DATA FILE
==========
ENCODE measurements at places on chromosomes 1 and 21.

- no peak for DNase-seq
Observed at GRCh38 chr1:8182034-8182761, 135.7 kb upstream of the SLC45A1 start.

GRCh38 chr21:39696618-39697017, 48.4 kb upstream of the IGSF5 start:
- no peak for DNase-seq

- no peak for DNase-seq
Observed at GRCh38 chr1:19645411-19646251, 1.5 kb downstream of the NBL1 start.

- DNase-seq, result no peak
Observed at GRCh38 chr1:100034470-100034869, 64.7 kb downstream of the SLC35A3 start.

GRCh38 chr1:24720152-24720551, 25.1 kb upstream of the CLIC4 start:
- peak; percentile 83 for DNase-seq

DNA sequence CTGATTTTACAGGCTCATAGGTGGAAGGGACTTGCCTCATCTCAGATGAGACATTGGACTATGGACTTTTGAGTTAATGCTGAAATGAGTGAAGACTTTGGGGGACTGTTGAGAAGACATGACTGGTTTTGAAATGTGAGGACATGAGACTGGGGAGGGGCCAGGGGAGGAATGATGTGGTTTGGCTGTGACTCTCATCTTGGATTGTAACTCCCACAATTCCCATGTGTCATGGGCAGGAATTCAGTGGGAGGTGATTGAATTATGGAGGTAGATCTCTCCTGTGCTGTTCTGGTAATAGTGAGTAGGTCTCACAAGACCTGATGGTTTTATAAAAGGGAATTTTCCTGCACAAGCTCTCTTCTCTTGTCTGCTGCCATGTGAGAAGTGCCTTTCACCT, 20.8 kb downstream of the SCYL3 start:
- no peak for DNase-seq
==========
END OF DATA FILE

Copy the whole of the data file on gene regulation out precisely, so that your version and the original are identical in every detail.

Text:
ENCODE measurements at places on chromosomes 1 and 21.

- no peak for DNase-seq
Observed at GRCh38 chr1:8182034-8182761, 135.7 kb upstream of the SLC45A1 start.

GRCh38 chr21:39696618-39697017, 48.4 kb upstream of the IGSF5 start:
- no peak for DNase-seq

- no peak for DNase-seq
Observed at GRCh38 chr1:19645411-19646251, 1.5 kb downstream of the NBL1 start.

- DNase-seq, result no peak
Observed at GRCh38 chr1:100034470-100034869, 64.7 kb downstream of the SLC35A3 start.

GRCh38 chr1:24720152-24720551, 25.1 kb upstream of the CLIC4 start:
- peak; percentile 83 for DNase-seq

DNA sequence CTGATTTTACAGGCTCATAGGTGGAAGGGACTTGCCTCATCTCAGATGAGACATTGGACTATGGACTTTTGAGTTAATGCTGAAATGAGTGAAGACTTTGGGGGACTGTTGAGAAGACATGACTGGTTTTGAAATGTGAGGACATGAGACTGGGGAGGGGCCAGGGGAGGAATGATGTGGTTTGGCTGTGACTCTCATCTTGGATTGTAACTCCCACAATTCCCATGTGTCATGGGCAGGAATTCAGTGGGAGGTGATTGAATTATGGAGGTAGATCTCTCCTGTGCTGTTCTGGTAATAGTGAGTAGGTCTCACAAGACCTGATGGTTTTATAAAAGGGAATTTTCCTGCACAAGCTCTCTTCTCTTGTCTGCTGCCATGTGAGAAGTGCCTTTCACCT, 20.8 kb downstream of the SCYL3 start:
- no peak for DNase-seq